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Science & Environment

Bring Home The Tarantulas? As Research Halts, Scientists Face Difficult Decisions

With research projects on hold due to social distancing guidelines, scientists are being forced to decide what to do with the creatures that they study. Above, a Chilean rose tarantula on display at an exhibition in Hannover, Germany on Nov. 23, 2019.
With research projects on hold due to social distancing guidelines, scientists are being forced to decide what to do with the creatures that they study. Above, a Chilean rose tarantula on display at an exhibition in Hannover, Germany on Nov. 23, 2019.

The coronavirus lockdown has raised a conundrum for scientists around the globe: What to do with creatures they study now that research projects have come to a halt.

"Researchers with animals to care for were kind of in a panic," says Todd Waters, who cares for an arthropod zoo at the University of Maryland. "We were trying to figure out what the environment, what the landscape of our research facilities and [what] the rules were going to look like in the coming weeks and months."

So when the university gave the go ahead to bring home animals that were not at risk of escaping into the wild and harming the environment, Waters brought the zoo home with him.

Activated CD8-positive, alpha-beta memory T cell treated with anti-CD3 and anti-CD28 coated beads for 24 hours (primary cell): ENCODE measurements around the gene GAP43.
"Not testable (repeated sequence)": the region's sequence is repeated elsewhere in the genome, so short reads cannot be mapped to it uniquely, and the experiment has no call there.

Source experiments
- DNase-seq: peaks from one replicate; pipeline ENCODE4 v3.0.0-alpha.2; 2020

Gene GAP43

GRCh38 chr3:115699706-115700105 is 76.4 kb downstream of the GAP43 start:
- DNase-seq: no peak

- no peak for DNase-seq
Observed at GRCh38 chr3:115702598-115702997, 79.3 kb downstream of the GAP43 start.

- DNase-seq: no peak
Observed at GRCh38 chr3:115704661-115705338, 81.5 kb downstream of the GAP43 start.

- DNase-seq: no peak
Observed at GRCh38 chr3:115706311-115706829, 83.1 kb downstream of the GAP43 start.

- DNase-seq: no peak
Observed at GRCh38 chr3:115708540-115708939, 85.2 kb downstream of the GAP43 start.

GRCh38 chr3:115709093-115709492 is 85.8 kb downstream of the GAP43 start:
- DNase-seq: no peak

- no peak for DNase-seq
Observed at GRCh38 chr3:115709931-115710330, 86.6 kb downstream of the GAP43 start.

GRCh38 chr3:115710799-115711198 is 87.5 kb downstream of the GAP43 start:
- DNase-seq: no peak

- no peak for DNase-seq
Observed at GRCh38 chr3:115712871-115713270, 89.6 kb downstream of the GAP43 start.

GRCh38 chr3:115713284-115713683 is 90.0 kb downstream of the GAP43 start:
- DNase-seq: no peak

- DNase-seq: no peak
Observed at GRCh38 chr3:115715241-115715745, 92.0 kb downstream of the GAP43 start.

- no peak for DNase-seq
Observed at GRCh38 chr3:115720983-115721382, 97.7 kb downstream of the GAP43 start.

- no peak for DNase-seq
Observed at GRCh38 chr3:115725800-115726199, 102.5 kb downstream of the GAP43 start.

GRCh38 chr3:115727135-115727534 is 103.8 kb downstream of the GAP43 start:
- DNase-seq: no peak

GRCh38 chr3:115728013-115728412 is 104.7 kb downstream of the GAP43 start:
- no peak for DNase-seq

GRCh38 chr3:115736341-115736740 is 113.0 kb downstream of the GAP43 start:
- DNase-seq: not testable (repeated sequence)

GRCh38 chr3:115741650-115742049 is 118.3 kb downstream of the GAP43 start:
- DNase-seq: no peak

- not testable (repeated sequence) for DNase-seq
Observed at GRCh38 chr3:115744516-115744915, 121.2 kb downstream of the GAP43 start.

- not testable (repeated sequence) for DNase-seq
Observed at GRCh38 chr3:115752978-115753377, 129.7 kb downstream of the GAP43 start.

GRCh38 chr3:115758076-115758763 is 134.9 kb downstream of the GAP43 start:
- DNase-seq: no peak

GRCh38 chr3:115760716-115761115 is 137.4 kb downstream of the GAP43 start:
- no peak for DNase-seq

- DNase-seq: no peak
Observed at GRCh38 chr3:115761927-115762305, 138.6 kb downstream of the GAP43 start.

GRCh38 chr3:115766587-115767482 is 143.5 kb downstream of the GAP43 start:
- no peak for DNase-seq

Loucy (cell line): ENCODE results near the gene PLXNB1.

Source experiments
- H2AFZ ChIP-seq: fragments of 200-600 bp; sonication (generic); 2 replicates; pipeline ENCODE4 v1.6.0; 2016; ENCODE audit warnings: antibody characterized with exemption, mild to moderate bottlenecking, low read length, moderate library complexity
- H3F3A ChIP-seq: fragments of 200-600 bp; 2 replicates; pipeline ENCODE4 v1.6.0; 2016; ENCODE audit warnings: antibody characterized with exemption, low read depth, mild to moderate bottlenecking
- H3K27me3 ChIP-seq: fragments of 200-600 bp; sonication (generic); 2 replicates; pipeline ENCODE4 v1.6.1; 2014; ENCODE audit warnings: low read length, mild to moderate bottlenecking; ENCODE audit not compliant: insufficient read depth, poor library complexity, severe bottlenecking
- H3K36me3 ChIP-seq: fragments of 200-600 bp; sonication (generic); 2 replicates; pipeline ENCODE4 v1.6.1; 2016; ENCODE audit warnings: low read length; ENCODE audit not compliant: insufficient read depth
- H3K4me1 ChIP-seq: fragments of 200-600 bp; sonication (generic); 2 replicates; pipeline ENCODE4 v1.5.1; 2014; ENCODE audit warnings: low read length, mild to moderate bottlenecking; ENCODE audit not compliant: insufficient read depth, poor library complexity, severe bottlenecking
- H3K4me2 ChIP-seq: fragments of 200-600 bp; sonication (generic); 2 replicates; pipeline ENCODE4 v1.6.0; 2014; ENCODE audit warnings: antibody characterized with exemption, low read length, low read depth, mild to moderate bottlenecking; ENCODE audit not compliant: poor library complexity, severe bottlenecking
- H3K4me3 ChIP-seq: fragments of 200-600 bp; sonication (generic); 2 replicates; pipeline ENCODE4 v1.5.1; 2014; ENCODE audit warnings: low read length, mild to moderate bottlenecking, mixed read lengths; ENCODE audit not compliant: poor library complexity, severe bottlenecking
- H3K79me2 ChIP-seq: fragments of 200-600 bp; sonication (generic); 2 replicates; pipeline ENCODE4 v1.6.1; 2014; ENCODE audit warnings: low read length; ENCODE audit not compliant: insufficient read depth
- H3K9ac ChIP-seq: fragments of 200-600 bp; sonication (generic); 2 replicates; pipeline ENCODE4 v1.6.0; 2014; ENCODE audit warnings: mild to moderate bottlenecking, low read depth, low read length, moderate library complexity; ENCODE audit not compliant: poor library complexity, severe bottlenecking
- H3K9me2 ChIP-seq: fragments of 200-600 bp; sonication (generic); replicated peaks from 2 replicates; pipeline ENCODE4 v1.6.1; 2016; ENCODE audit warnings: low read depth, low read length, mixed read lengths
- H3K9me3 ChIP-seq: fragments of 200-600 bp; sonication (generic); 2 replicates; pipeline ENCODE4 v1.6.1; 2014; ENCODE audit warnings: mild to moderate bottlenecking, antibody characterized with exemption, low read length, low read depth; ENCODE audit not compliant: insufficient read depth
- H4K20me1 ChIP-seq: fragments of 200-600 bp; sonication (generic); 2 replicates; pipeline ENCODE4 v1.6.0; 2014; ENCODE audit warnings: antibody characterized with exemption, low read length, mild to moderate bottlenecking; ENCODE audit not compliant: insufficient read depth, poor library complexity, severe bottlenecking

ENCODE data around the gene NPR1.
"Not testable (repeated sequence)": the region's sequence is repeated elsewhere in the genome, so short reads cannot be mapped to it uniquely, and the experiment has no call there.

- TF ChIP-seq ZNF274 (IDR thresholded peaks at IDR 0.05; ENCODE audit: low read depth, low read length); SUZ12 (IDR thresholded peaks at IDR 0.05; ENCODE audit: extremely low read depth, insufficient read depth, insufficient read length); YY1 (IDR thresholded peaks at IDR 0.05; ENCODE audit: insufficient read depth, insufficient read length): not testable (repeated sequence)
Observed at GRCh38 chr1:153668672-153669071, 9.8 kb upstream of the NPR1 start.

The assortment included wolf spiders, assassin bugs, mantises, baby scorpions and baby tarantulas. Waters lives with four other people, which he says made things a bit uncomfortable when he showed up with the critters.

"When I brought the wolf spider home, one of my roommates seemed a little dismayed," he says with a laugh.

But soon enough, Waters says, his roommates warmed up to the critters and even gathered around to see some of them feed.

"Once people can look at them up close, their fears about them kind of subside and their understanding grows," he says.

Of course, bringing work home is not an option for everyone. For field researchers, those who study animals in their natural environments, the lockdown has made it all but impossible to gather data.

Anna Hargreaves, an assistant professor at McGill University in Montreal, says one of her Ph.D. students had to halt a research project she had been conducting in the Rocky Mountains. This has put the future of her degree at risk, says Hargreaves.

"I think it is affecting more and more students," Hargreaves says. "My colleagues who work with captive birds or mice, they were really struggling to figure out how to maintain their labs."

Researchers like Solomon David have had to release their study subjects back into the wild. An assistant professor of biological sciences at Nicholls State University in Louisiana, David runs a lab that studies gar, a roughly 2.5 foot long fish/alligator look-alike.

David spawns the fish in captivity for genetics work, but with the lab shut down, his team freed the fish back into the Louisiana bayou. Incredibly, the release led to a moment of scientific serendipity when just a few days later, David spotted gar spawning in the wild. In 20 years, he says, it's something he has only witnessed three times.

Copyright 2020 NPR. To see more, visit https://www.npr.org.

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